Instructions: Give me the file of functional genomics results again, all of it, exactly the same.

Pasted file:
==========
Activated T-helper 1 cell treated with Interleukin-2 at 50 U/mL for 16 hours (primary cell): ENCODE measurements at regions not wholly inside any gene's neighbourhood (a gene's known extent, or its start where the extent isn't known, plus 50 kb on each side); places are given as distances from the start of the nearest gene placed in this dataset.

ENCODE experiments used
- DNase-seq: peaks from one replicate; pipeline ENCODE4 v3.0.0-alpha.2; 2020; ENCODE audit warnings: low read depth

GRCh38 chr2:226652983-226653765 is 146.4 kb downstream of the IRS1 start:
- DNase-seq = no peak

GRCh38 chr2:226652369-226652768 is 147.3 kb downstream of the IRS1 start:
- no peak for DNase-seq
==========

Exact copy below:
Activated T-helper 1 cell treated with Interleukin-2 at 50 U/mL for 16 hours (primary cell): ENCODE measurements at regions not wholly inside any gene's neighbourhood (a gene's known extent, or its start where the extent isn't known, plus 50 kb on each side); places are given as distances from the start of the nearest gene placed in this dataset.

ENCODE experiments used
- DNase-seq: peaks from one replicate; pipeline ENCODE4 v3.0.0-alpha.2; 2020; ENCODE audit warnings: low read depth

GRCh38 chr2:226652983-226653765 is 146.4 kb downstream of the IRS1 start:
- DNase-seq = no peak

GRCh38 chr2:226652369-226652768 is 147.3 kb downstream of the IRS1 start:
- no peak for DNase-seq